Flattening filter free in intensity-modulated radiotherapy (IMRT) – Theoretical modeling with delivery efficiency analysis

Chaoqiong Ma, Mingli Chen, Troy Long, David Parsons, Xuejun Gu, Steve Jiang, Qing Hou, Weiguo Lu

Research output: Contribution to journalArticlepeer-review

11 Scopus citations


Purpose: The flattening filter (FF) has traditionally been used to flatten beams or create uniform fields in conformal and intensity-modulated radiation therapy (IMRT) but reduces the dose rate. Many studies have confirmed improvement in delivery efficiency by removing the FF, also known as flattening filter free (FFF), especially for small field stereotactic body radiation therapy (SBRT); but it is unclear if large treatment fields still favor the FFF beam. We propose a novel, unified approach to quantify delivery efficiency of the FFF and flattened beams. Methods: We modeled the FF effect by inverse conical filters and systematically studied delivery efficiency (beam-on time, BOT) by varying the filter thickness, including the FF and FFF mode. We formulated the BOT of different beams for any arbitrary fluence map in linear programming to solve the optimal inverse conical filter that minimizes the BOT. One-dimensional optimal filters of minimum BOT were also derived in closed form for conical fluence to gain insight for arbitrary clinical fluence maps. We evaluated the BOT of the FFF beam and flattened beam for conformal treatment fields of various dimensions ranging from 5 cm × 5 cm to 25 cm × 25 cm. We also analyzed the BOT for 698 clinical IMRT prostate fluence maps of field size 10 cm × 10 cm, 17 head-and-neck fluence maps of field size 15 cm × 15 cm, and additional realistic test data from 90° rotation and up to 40 cm × 40 cm enlargement of these clinical fluence maps, which were all initially generated with flattened beams. Results: The FFF beam minimized the BOT for A field size less than 20 cm in single leaf pair cases and for conformal fields of dimension less than 20 cm × 20 cm. The FFF beam also minimized the BOT for all tested prostate and head-and-neck cases. The median BOT ratios of the FFF beam to the flattened beam were 0.56 and 0.61 for prostate and head-and-neck cases, respectively. The FFF beam minimized the BOT for field size up to 30 cm × 30 cm and had similar BOTs to those of the flattened beam for field size greater than 30 cm × 30 cm in those clinically realistic test data. Conclusion: The filter modeling and BOT calculation enable us to quantify delivery efficiency of the FFF beam and flattened beam in a unified approach. The FFF beam minimized the BOT both theoretically and in simulations for all clinically relevant field sizes and fluence maps in IMRT. The results for conformal fields imply that the FFF beam requires less BOT than the flattened beam for volumetric modulated arc therapy (VMAT) treatments. The delivery efficiency consideration favors the FFF beam in intensity-modulated treatments and may eventually lead to removal of the FF in all future linear accelerator head designs.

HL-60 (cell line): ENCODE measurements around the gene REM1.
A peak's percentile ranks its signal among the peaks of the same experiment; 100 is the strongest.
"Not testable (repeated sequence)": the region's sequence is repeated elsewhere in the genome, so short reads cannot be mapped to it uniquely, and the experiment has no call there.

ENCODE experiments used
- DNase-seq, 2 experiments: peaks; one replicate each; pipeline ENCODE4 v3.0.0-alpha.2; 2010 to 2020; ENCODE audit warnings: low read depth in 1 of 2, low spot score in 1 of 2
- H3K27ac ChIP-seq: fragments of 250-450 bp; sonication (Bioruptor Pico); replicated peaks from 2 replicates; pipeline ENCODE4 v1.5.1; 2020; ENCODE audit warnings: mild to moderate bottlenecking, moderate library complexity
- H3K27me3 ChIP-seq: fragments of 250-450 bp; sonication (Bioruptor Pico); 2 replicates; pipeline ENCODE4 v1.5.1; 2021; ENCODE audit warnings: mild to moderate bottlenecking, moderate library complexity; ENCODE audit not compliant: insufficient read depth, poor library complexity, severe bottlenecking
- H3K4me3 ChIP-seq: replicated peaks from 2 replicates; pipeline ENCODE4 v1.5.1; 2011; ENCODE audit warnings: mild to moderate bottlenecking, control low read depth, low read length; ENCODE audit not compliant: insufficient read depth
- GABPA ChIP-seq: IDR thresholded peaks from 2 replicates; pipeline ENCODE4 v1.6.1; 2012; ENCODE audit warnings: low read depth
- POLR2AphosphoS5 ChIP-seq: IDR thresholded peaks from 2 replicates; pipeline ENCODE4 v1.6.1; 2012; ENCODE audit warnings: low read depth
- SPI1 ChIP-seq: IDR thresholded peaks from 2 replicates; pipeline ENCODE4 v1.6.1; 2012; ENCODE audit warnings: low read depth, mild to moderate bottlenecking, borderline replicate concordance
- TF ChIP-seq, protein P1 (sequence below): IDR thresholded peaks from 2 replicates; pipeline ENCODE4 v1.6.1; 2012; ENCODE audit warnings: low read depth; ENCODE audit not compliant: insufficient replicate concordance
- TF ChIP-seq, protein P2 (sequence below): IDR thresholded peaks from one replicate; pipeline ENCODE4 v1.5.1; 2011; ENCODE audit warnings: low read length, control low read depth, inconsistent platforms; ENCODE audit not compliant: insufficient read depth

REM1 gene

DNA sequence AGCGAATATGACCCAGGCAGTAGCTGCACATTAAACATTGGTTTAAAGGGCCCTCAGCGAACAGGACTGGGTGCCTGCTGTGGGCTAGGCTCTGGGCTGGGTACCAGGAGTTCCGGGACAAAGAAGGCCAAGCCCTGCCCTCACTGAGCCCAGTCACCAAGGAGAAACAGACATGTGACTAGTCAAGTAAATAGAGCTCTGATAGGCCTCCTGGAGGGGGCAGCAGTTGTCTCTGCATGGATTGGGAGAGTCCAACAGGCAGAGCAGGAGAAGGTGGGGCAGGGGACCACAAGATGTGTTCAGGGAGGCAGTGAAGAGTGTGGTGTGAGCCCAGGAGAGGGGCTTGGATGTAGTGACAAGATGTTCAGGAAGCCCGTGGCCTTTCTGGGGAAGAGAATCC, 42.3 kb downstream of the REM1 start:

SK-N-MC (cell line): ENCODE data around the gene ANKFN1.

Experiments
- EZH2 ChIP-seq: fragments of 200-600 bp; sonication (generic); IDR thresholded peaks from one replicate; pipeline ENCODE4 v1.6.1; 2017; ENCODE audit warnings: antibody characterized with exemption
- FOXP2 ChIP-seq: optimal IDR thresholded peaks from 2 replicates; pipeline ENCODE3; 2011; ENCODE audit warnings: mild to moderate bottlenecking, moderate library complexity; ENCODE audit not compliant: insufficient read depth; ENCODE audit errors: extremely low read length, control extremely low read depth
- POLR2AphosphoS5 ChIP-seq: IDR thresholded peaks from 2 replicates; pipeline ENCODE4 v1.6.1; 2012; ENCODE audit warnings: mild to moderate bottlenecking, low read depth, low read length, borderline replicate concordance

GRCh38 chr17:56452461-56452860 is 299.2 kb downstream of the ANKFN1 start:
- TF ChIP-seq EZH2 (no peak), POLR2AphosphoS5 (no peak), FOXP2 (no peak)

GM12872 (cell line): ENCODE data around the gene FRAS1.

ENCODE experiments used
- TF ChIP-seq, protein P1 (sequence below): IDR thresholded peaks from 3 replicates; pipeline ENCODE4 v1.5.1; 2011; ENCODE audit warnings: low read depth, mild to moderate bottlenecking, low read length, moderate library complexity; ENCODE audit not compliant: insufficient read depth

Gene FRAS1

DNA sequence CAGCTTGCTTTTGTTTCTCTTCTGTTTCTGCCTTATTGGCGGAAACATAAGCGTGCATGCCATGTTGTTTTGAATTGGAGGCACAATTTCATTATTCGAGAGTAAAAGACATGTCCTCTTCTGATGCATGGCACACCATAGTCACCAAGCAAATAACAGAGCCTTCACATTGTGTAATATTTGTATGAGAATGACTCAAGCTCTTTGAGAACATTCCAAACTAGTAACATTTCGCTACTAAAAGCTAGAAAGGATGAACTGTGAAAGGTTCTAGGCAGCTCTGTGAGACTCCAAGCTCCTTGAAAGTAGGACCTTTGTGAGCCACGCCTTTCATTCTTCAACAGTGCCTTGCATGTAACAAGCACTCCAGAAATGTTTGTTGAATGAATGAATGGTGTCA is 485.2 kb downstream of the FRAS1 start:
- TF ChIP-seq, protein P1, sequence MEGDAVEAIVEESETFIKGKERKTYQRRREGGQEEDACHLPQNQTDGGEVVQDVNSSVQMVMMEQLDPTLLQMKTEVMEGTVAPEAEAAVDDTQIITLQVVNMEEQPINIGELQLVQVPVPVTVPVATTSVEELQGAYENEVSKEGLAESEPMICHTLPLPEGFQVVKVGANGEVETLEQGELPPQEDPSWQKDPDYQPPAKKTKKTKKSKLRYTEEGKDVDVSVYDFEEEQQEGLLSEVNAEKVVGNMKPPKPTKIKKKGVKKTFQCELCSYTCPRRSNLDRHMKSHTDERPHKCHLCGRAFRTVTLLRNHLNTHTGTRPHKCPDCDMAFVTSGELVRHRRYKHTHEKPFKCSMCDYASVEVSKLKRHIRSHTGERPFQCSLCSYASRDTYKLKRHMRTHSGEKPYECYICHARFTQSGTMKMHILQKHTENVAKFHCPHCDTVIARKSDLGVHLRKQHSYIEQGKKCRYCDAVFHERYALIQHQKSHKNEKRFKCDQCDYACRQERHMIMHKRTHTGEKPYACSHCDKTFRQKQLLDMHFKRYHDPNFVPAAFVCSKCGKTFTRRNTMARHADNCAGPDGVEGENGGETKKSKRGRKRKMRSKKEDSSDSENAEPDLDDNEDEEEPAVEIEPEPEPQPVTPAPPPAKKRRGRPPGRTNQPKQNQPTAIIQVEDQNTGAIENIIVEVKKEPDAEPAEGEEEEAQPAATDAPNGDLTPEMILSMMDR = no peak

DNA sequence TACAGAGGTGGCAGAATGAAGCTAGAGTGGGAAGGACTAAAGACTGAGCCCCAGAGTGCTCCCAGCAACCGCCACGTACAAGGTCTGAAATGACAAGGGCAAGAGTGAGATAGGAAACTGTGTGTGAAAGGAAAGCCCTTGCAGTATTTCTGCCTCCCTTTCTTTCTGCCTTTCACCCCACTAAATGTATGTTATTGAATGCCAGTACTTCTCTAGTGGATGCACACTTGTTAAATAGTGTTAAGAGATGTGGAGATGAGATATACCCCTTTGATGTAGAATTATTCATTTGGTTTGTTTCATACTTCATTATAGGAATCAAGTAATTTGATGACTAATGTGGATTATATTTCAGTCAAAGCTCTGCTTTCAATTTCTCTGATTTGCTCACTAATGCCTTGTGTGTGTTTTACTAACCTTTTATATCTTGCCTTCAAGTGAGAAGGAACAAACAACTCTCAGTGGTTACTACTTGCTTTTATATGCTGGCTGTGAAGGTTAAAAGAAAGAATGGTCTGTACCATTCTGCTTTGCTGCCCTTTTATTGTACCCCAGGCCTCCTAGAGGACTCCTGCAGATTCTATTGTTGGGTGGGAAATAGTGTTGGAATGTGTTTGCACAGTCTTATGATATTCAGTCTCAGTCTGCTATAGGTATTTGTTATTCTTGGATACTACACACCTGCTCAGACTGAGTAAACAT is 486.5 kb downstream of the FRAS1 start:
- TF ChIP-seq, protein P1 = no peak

Original languageEnglish (US)
Pages (from-to)34-44
Number of pages11
JournalMedical physics
Issue number1
StatePublished - Jan 2019


  • beam-on time (BOT)
  • flattening filter (FF)
  • flattening filter free (FFF)
  • intensity-modulated radiotherapy (IMRT)
  • sliding window

ASJC Scopus subject areas

  • Biophysics
  • Radiology Nuclear Medicine and imaging


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